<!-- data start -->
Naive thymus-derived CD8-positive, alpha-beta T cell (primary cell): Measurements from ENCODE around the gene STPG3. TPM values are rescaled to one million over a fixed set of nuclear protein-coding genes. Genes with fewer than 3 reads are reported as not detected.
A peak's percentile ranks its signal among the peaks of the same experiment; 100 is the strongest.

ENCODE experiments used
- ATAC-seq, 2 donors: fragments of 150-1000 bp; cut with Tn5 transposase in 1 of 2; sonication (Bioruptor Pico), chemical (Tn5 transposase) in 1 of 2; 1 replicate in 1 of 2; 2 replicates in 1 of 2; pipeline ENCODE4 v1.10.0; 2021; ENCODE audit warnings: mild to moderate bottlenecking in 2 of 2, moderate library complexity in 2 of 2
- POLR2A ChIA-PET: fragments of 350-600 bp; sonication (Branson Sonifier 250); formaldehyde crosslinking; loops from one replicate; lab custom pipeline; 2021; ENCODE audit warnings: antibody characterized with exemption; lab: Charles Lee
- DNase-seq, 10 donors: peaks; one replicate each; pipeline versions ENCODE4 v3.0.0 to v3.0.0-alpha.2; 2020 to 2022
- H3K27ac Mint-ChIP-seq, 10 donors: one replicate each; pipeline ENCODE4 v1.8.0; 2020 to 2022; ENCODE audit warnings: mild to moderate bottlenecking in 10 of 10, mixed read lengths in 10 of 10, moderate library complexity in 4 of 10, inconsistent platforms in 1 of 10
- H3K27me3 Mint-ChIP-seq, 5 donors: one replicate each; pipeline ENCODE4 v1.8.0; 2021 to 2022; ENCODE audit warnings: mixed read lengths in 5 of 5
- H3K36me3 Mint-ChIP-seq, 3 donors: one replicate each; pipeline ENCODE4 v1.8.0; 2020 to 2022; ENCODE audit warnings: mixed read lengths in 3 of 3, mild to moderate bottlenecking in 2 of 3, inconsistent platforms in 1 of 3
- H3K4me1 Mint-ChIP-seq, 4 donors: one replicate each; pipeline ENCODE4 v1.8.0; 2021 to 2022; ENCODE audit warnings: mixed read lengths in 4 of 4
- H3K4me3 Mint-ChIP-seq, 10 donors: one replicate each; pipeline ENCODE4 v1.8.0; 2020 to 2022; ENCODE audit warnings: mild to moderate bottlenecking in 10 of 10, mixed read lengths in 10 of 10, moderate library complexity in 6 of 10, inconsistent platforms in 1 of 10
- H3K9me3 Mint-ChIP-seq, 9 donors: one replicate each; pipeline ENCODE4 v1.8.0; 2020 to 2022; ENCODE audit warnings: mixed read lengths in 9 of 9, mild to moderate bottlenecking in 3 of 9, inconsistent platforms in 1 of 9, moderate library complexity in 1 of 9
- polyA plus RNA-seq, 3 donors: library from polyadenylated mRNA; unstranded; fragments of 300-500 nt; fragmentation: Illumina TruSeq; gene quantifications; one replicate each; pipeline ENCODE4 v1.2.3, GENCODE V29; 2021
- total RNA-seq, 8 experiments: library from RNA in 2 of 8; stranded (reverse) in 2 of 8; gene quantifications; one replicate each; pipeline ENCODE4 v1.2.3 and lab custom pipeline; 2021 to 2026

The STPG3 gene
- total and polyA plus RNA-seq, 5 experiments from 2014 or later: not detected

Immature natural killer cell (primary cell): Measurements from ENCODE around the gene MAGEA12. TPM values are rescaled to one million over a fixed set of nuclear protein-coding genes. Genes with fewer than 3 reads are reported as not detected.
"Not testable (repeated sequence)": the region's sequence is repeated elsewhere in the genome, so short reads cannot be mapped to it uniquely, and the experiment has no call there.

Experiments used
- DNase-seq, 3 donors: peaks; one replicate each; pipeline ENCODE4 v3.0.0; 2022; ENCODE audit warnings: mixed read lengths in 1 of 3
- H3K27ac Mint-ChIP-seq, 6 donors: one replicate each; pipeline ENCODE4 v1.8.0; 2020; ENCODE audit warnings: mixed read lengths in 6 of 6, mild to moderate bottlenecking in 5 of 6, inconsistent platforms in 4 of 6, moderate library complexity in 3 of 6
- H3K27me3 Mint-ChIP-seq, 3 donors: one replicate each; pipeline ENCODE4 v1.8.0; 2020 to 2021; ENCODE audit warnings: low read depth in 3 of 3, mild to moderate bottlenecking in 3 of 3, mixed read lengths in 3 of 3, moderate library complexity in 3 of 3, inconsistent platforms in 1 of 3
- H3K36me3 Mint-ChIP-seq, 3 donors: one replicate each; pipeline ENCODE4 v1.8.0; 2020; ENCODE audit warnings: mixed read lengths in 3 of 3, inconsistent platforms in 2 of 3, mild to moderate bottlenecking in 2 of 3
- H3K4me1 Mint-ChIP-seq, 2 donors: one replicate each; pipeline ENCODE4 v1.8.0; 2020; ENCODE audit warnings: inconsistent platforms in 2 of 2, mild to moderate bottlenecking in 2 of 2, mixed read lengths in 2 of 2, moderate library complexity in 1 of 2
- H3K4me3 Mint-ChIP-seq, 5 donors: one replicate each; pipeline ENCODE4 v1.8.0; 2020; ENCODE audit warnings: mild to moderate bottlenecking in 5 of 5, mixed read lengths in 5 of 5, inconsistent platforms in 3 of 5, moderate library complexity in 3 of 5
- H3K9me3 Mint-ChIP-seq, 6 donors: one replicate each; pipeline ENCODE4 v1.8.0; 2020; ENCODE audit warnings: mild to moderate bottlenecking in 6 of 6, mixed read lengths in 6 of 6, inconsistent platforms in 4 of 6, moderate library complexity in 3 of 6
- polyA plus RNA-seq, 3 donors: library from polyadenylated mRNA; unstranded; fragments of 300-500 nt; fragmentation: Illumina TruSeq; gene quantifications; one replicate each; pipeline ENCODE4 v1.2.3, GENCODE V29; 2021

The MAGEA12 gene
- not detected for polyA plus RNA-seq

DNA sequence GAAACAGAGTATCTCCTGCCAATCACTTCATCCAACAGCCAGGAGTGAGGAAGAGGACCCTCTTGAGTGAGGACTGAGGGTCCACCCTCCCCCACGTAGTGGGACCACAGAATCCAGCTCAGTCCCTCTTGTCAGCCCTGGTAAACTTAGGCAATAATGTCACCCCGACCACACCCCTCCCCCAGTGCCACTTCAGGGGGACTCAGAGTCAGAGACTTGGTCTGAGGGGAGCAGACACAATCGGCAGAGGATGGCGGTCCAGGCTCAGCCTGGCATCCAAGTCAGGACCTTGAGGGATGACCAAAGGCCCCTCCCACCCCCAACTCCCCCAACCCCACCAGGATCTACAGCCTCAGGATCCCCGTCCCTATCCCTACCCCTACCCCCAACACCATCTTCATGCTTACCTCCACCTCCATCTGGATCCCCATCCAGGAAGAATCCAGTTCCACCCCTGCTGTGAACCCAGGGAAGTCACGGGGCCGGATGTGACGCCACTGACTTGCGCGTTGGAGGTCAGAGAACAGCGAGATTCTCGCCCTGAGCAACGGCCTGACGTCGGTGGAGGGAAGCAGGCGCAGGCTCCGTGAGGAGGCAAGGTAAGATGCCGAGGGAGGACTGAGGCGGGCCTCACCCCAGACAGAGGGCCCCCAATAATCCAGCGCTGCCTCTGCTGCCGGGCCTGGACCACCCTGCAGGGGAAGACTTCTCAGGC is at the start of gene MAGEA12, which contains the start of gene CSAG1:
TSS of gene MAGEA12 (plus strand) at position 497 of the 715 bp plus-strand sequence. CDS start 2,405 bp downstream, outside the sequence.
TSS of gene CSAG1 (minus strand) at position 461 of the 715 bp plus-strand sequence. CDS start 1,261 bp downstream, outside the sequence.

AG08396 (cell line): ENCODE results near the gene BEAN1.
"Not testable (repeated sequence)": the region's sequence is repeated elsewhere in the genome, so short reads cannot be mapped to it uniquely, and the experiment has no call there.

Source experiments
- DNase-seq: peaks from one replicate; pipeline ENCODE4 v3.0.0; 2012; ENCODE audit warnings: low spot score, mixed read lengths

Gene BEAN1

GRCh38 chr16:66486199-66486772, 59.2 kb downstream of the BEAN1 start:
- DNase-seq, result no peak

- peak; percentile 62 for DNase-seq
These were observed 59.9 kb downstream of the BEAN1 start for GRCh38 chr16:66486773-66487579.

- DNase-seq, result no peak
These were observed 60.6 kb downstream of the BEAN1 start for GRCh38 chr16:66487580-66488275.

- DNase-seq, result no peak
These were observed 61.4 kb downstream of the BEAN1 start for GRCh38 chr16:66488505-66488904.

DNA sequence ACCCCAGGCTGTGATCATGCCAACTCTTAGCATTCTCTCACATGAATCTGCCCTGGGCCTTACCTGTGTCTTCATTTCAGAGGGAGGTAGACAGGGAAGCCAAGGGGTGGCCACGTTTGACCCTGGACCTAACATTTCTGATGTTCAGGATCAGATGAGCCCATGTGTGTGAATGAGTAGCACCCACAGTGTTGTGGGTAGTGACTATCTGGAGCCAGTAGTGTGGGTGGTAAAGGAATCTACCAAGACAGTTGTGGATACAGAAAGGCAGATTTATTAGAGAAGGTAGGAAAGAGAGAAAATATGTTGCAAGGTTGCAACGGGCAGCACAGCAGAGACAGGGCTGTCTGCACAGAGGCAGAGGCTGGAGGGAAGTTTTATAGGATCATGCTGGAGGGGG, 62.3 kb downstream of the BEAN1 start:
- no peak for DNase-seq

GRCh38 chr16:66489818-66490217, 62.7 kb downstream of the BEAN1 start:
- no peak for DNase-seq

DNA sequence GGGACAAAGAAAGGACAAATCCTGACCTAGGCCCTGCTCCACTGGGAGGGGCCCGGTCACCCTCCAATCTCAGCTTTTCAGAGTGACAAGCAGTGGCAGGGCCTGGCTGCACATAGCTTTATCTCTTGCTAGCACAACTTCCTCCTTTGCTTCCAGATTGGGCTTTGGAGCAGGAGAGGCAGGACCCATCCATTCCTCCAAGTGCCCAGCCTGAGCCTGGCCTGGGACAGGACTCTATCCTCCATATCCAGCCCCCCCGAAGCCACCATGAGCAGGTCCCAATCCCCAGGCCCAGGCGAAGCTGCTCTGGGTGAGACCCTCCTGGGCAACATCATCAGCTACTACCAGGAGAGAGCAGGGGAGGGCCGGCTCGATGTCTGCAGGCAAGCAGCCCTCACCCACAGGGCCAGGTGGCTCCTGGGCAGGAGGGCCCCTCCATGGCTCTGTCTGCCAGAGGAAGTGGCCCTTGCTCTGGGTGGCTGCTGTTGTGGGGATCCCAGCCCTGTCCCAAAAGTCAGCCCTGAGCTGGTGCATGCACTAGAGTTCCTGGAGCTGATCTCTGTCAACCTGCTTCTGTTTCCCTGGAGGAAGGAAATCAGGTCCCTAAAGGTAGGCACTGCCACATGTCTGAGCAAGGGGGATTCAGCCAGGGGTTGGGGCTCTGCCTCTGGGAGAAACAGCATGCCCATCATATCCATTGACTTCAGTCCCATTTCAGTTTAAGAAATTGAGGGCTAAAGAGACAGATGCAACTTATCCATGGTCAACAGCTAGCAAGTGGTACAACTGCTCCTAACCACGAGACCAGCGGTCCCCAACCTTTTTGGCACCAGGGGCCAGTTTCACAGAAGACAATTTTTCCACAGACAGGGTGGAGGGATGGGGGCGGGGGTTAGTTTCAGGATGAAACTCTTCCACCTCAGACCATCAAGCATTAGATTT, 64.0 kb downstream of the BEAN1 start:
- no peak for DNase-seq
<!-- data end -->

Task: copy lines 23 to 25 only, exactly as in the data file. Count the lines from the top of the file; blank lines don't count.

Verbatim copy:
- H3K36me3 Mint-ChIP-seq, 3 donors: one replicate each; pipeline ENCODE4 v1.8.0; 2020; ENCODE audit warnings: mixed read lengths in 3 of 3, inconsistent platforms in 2 of 3, mild to moderate bottlenecking in 2 of 3
- H3K4me1 Mint-ChIP-seq, 2 donors: one replicate each; pipeline ENCODE4 v1.8.0; 2020; ENCODE audit warnings: inconsistent platforms in 2 of 2, mild to moderate bottlenecking in 2 of 2, mixed read lengths in 2 of 2, moderate library complexity in 1 of 2
- H3K4me3 Mint-ChIP-seq, 5 donors: one replicate each; pipeline ENCODE4 v1.8.0; 2020; ENCODE audit warnings: mild to moderate bottlenecking in 5 of 5, mixed read lengths in 5 of 5, inconsistent platforms in 3 of 5, moderate library complexity in 3 of 5